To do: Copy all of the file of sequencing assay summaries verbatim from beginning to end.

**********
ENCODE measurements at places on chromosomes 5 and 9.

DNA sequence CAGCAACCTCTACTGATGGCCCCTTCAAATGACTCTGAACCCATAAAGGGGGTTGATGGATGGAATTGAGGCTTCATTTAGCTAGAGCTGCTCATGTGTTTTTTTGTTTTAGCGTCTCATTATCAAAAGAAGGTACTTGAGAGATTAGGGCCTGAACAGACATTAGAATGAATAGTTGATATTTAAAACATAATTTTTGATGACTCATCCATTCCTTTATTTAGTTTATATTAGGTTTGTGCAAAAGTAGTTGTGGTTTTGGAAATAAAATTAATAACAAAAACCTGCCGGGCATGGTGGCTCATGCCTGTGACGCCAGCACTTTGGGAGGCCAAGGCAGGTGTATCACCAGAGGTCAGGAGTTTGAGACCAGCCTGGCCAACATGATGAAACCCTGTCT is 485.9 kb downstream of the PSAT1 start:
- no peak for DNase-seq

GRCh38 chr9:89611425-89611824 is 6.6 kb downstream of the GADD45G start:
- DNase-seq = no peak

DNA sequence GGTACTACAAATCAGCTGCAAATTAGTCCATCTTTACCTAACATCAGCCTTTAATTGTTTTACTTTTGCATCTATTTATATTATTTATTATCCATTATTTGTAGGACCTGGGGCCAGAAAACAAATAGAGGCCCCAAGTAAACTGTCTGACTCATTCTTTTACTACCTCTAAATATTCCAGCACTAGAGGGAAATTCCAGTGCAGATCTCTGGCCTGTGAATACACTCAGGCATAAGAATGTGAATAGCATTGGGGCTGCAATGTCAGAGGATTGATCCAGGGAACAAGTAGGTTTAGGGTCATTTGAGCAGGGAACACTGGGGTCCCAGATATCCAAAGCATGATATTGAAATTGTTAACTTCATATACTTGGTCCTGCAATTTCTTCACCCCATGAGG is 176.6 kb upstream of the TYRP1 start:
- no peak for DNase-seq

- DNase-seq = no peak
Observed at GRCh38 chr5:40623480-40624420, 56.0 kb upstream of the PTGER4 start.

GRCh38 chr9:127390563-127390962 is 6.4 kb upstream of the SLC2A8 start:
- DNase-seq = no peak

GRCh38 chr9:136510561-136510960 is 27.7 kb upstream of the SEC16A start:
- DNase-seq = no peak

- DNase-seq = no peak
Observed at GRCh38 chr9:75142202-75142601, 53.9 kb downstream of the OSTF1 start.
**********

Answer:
ENCODE measurements at places on chromosomes 5 and 9.

DNA sequence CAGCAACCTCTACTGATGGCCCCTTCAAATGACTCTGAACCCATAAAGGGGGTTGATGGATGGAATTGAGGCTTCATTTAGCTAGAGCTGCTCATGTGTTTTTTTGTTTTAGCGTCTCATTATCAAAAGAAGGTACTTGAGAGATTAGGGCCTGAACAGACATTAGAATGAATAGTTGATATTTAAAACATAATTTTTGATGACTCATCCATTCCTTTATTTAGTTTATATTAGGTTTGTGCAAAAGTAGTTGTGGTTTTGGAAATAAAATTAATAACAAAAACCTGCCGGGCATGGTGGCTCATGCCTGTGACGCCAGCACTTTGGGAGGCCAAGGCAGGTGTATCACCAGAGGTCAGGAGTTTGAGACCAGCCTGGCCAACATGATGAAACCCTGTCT is 485.9 kb downstream of the PSAT1 start:
- no peak for DNase-seq

GRCh38 chr9:89611425-89611824 is 6.6 kb downstream of the GADD45G start:
- DNase-seq = no peak

DNA sequence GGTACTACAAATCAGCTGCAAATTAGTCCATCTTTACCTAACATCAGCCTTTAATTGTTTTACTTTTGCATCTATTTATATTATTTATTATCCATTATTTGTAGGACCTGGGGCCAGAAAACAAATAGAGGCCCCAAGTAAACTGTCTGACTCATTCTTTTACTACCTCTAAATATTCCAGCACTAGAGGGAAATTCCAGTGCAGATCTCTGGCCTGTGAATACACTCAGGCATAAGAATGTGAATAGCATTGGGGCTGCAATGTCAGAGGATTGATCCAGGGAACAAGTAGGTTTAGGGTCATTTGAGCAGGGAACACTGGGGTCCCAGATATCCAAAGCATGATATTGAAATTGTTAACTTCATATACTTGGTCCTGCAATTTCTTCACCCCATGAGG is 176.6 kb upstream of the TYRP1 start:
- no peak for DNase-seq

- DNase-seq = no peak
Observed at GRCh38 chr5:40623480-40624420, 56.0 kb upstream of the PTGER4 start.

GRCh38 chr9:127390563-127390962 is 6.4 kb upstream of the SLC2A8 start:
- DNase-seq = no peak

GRCh38 chr9:136510561-136510960 is 27.7 kb upstream of the SEC16A start:
- DNase-seq = no peak

- DNase-seq = no peak
Observed at GRCh38 chr9:75142202-75142601, 53.9 kb downstream of the OSTF1 start.